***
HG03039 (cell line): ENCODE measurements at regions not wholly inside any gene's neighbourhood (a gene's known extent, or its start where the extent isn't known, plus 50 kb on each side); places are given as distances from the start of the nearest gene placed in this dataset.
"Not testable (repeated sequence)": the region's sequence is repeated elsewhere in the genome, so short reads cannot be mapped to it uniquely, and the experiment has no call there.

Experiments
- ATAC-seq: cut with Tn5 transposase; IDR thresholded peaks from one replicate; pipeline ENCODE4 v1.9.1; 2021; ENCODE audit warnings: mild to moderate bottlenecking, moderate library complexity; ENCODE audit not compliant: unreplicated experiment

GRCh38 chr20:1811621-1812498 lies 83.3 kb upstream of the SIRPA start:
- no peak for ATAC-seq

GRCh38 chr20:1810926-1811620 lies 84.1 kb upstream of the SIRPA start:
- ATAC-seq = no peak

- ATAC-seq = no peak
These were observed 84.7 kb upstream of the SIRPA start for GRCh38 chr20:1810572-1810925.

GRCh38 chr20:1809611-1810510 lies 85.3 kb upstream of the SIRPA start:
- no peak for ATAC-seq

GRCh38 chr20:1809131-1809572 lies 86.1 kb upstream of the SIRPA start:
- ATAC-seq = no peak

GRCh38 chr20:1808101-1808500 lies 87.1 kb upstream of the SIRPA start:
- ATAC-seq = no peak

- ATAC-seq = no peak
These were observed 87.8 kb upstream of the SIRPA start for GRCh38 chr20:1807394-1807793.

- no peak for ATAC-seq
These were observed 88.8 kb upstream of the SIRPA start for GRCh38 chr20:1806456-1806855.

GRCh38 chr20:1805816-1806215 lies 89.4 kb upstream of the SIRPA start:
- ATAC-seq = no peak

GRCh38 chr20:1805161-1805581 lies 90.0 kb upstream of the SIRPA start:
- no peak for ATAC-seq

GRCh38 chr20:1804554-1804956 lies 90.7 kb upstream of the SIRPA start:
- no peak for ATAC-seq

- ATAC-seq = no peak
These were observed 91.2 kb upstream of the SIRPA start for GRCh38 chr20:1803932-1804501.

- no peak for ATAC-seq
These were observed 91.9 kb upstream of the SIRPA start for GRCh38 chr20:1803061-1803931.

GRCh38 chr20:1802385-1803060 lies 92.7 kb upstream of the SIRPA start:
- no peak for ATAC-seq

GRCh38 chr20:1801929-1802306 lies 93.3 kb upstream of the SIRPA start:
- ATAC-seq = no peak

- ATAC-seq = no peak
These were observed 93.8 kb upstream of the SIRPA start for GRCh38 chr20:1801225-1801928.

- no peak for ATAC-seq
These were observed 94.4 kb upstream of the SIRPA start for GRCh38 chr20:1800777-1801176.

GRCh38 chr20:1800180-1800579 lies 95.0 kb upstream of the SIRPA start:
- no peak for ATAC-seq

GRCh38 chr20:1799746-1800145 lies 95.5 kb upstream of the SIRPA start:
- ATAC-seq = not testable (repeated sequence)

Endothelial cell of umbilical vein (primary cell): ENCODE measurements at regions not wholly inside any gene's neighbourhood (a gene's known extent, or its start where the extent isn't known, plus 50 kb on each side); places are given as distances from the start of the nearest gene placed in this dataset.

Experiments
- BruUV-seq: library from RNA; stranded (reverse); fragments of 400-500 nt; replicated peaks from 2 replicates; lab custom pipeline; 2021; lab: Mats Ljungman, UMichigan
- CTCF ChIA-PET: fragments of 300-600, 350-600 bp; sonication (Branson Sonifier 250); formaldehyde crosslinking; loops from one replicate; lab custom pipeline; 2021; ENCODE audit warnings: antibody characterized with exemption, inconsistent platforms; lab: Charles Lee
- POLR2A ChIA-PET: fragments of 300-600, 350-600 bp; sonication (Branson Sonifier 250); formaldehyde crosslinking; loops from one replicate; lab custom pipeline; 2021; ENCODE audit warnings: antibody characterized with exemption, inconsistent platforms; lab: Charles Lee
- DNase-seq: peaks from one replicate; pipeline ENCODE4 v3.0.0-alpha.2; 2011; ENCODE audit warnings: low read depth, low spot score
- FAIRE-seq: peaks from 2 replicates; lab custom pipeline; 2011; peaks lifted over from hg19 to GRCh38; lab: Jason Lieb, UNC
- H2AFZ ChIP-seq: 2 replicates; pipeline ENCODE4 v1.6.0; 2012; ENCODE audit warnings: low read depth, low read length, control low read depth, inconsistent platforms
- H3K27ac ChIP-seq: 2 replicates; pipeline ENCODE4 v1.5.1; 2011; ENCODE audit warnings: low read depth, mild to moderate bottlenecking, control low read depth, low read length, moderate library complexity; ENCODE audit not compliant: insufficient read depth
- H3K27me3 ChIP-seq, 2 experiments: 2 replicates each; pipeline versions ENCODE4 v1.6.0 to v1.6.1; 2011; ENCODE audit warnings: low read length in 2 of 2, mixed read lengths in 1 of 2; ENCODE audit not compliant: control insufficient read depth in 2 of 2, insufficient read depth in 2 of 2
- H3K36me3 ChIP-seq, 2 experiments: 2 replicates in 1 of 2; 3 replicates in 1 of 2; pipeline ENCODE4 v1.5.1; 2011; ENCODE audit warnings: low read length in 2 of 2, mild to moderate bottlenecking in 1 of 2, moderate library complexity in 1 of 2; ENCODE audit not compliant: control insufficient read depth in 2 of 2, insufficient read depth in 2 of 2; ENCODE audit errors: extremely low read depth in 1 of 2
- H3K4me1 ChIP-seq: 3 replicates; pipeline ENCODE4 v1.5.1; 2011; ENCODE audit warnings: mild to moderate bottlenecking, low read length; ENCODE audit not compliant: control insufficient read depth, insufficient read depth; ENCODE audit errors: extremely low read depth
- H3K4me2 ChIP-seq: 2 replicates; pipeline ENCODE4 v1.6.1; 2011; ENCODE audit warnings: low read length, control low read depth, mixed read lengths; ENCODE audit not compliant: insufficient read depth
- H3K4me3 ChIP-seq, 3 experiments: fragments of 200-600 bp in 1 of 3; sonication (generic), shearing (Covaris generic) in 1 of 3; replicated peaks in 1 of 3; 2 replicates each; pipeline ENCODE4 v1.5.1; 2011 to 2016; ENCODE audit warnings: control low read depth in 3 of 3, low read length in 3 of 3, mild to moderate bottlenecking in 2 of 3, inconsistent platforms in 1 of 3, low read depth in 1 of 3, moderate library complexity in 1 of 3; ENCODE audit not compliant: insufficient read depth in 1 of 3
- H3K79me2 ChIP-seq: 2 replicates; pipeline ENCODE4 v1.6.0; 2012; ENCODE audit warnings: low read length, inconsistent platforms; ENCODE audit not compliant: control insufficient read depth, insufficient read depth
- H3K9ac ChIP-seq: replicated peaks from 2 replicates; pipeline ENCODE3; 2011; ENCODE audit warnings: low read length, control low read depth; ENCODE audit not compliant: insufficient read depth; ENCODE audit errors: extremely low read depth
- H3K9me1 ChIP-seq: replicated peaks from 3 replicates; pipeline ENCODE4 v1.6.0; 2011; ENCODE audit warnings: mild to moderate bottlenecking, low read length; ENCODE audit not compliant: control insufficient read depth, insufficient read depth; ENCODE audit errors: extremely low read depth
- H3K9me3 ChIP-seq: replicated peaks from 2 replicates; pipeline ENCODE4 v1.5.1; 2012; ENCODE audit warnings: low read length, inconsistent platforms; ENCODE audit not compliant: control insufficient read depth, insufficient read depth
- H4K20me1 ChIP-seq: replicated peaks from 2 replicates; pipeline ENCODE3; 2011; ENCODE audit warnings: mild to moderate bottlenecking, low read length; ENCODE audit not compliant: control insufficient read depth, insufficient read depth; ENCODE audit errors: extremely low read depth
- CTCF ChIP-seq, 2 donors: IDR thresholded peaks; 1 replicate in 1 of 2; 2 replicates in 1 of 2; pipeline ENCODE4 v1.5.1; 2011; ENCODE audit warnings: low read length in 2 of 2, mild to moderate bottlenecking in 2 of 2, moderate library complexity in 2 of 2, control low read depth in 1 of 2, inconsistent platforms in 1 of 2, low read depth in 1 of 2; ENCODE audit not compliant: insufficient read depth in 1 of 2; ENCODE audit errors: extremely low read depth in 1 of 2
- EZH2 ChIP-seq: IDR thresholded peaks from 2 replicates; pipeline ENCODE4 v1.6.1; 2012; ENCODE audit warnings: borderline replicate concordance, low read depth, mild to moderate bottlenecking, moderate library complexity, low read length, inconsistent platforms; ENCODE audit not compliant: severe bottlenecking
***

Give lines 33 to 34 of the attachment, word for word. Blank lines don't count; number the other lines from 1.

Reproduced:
GRCh38 chr20:1801929-1802306 lies 93.3 kb upstream of the SIRPA start:
- ATAC-seq = no peak